Most of us who build up a “sleep debt” during the working week try to make up for it on the weekends by sleeping in.
But is that practice sufficient to undo the harmful metabolic changes that occur in our bodies when we persistently get too little sleep — changes that increase our risk of obesity and type 2 diabetes?
It may not be, according to a study published this week in the journal Current Biology. The study found that not only does sleeping in on the weekends fail to reduce those risks, it may actually increase them.
“Our findings suggest that the common behavior of burning the candle during the week and trying to make up for it on the weekend is not an effective health strategy,” said Kenneth Wright, the study’s senior author, in a released statement. Wright is director of the Sleep and Chronobiology Laboratory at the University of Colorado Boulder.
At least a third of American adults get less than the recommended seven hours of sleep per night, according to the Centers for Disease Control and Prevention.
For the current study, Wright and his colleagues brought 36 healthy young adults, aged 18 to 39, into their sleep lab for two weeks. Having the participants in the lab enabled the researchers to control and monitor their food intake, exposure to light and time spent sleeping.
Each participant was randomly assigned to one of three groups. For the first two nights, all three groups had similar sleep schedules: They went to bed around 11 p.m. and were permitted to sleep until 8 a.m.
The third group — the “weekend recovery” one — was permitted to sleep for no more than five hours per night for five days. They then had two nights when they could sleep as long as they liked before returning to two more nights of restricted sleep.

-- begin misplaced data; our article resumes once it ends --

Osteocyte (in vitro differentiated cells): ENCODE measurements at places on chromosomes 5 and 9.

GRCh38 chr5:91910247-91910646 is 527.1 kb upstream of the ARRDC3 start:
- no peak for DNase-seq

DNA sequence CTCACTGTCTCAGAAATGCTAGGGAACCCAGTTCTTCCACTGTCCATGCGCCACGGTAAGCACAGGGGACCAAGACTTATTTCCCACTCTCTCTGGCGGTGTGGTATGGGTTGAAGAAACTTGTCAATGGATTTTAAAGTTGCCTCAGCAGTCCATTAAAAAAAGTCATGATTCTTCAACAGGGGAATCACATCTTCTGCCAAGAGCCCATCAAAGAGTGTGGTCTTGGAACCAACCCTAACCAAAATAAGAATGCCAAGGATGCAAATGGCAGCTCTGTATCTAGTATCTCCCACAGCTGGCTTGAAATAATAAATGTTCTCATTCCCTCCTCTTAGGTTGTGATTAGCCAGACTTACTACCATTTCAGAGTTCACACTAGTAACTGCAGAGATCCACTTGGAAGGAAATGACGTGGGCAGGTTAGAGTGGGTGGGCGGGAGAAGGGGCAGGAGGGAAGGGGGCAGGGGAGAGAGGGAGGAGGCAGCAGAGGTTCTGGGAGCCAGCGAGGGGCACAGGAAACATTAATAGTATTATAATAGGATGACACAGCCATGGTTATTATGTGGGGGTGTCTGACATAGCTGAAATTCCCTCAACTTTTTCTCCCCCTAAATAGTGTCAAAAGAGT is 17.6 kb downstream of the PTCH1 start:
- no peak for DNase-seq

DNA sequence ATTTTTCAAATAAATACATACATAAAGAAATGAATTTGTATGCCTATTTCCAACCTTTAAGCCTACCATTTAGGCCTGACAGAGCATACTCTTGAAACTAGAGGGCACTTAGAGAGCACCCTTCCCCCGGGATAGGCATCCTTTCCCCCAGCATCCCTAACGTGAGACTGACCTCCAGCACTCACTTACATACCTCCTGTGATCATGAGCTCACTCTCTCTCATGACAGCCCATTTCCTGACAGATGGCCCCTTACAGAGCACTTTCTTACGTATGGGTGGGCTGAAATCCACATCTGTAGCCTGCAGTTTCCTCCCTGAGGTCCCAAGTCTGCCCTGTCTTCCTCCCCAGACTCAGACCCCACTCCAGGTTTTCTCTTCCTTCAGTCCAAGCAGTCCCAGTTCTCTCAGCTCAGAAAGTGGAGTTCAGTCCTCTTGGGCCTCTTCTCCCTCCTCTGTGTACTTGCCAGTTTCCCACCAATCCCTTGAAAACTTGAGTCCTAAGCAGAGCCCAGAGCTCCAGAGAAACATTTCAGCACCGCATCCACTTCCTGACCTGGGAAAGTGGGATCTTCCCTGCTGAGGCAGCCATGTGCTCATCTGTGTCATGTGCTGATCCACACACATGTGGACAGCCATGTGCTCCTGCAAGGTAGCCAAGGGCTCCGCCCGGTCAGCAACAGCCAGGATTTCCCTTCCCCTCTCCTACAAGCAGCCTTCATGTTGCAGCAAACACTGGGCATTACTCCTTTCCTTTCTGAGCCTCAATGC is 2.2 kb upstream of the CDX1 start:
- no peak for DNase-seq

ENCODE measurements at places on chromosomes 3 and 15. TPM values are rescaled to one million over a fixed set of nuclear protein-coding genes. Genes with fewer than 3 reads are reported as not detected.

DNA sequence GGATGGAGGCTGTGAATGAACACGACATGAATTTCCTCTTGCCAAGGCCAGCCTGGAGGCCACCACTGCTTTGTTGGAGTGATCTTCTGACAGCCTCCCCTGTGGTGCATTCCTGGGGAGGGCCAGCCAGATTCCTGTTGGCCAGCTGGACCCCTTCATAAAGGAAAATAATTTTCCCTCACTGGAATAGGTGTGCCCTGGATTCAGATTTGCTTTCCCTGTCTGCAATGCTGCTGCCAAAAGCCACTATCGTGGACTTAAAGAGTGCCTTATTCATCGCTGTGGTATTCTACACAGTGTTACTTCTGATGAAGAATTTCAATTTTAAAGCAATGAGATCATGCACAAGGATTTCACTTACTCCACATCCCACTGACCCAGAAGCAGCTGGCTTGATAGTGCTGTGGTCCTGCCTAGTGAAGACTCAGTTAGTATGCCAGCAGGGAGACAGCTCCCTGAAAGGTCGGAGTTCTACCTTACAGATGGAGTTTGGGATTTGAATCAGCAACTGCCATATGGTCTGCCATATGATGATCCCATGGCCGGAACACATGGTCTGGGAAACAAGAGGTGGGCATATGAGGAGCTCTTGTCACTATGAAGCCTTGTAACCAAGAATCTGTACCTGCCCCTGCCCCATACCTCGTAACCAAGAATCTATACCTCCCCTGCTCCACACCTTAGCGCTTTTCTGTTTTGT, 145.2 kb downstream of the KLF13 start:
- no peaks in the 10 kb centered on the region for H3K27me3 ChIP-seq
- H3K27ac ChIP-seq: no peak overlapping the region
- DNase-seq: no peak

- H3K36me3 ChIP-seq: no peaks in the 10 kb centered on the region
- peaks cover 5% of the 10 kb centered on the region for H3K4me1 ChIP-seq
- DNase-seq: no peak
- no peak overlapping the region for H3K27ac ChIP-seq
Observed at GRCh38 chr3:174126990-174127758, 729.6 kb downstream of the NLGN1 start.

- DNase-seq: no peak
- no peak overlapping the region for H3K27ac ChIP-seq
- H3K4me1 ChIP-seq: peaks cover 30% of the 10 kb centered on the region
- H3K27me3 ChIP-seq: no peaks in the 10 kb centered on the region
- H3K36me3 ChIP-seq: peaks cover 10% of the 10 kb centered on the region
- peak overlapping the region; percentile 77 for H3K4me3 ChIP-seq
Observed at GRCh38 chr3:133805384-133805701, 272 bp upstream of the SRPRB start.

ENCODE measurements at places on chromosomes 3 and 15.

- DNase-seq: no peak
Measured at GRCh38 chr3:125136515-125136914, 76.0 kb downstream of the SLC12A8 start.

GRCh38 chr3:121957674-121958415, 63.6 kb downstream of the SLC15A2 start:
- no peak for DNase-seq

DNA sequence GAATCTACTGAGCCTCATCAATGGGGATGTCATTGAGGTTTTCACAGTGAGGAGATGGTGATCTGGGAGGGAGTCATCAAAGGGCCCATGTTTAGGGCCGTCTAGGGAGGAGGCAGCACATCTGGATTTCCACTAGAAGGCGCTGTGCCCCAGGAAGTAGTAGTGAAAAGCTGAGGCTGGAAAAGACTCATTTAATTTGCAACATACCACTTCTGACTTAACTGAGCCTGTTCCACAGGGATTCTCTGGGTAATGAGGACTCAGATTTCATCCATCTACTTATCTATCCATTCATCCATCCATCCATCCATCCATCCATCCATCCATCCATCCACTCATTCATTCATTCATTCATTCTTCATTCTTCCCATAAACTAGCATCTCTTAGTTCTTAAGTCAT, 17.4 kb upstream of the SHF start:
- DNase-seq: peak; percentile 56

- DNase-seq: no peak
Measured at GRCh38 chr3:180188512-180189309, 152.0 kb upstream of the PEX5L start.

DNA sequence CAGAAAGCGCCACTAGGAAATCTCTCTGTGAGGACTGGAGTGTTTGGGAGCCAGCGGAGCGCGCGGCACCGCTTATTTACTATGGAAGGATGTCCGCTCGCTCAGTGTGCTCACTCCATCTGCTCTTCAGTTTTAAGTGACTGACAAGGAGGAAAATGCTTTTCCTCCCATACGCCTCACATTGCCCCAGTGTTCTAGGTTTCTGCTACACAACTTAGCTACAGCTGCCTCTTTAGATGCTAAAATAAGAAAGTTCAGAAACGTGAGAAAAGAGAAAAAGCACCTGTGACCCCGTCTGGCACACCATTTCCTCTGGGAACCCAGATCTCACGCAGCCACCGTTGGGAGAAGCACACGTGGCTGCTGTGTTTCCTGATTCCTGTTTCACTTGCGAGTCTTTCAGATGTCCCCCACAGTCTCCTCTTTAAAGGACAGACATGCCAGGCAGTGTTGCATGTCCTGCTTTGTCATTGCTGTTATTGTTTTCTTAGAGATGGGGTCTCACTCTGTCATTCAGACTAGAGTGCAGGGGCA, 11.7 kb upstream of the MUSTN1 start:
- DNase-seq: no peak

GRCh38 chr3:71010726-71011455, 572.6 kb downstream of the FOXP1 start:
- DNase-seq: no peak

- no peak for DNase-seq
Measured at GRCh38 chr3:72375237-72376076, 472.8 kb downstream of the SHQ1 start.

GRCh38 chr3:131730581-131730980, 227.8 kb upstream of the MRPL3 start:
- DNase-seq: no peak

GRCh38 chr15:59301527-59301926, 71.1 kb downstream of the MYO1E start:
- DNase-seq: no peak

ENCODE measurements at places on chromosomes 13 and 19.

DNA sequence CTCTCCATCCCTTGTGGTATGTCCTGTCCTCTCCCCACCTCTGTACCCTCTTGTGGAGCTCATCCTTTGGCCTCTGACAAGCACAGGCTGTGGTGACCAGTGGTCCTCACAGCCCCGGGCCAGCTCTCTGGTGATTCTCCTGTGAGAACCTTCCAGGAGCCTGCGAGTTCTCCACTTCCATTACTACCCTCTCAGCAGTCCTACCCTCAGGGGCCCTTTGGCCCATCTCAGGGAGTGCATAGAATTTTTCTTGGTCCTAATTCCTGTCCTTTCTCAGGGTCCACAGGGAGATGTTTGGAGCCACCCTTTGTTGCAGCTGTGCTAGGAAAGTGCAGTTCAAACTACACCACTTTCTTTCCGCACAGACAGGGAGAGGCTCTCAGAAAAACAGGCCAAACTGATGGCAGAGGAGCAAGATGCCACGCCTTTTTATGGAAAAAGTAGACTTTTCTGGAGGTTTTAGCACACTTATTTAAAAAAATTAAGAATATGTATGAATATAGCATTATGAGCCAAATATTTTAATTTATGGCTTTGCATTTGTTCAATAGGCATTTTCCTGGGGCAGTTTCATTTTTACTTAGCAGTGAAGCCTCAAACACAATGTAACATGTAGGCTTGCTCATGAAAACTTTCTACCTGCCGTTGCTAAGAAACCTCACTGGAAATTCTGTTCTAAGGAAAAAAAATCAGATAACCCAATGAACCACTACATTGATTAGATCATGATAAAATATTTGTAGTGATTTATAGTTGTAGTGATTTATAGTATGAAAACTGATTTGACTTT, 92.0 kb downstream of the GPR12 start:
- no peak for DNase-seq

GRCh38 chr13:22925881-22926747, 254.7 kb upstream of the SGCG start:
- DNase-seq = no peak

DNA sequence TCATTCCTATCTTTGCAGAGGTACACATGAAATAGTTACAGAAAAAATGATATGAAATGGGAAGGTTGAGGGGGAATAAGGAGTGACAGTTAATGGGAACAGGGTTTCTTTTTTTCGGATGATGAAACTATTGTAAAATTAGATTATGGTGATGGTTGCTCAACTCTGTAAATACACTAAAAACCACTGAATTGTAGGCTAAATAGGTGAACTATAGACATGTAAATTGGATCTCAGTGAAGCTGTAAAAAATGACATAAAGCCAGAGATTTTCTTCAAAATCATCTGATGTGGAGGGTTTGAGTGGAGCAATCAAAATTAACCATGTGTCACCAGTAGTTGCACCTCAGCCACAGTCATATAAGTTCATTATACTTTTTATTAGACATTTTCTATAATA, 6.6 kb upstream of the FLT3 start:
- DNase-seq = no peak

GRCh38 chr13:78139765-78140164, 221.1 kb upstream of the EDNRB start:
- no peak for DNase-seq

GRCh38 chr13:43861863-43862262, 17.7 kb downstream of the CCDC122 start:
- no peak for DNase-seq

Interestingly, on the nights when the people in the weekend recovery group could sleep as long as they liked, they tended to go to sleep and wake up later than they had at the beginning of the study. So, although they slept longer than on the sleep-restricted nights, that extra time ended up being only about 66 minutes, on average.
Men were able to make up more lost sleep than women.
The study found that the sleep-restriction group and the weekend recovery group gained weight during the study — an average of about three pounds over the 13 days of the study. That may not be so surprising, however, given that both groups also increased their after-dinner snacking on the days when their sleep was restricted — by an average of more than 500 calories each night.
The people in the control group, on the other hand, did not gain a statistically significant amount of weight during the course of the study.
The sleep-restriction and weekend recovery groups also experienced a decline in insulin sensitivity on the days when they received only five hours of sleep. This measure is important because a prolonged decrease in insulin sensitivity can make it difficult for the body to regulate blood sugar, which may in turn lead to diabetes.
Insulin sensitivity did improve among the participants in the weekend recovery group on the two days when they were able to catch up on their sleep. But then it worsened again once the “weekend” was over — to levels even lower than previously.
That finding surprised the researchers.
“It could be that the yo-yoing back and forth — changing the time we eat, changing our circadian clock and then going back to insufficient sleep is uniquely disruptive,” said Wright.
Not the last word
The study comes with several important caveats, most notably the study’s small size and relatively short duration. Also, the participants were all young, healthy adults. The findings might have been different in a more diverse group of people.
Still, the study seems to underscore what other research has been telling us for years: Not only is it important to get a good night’s sleep, it’s important to do so consistently.
For adults, that means getting at least seven hours of sleep on as many nights per week as you can.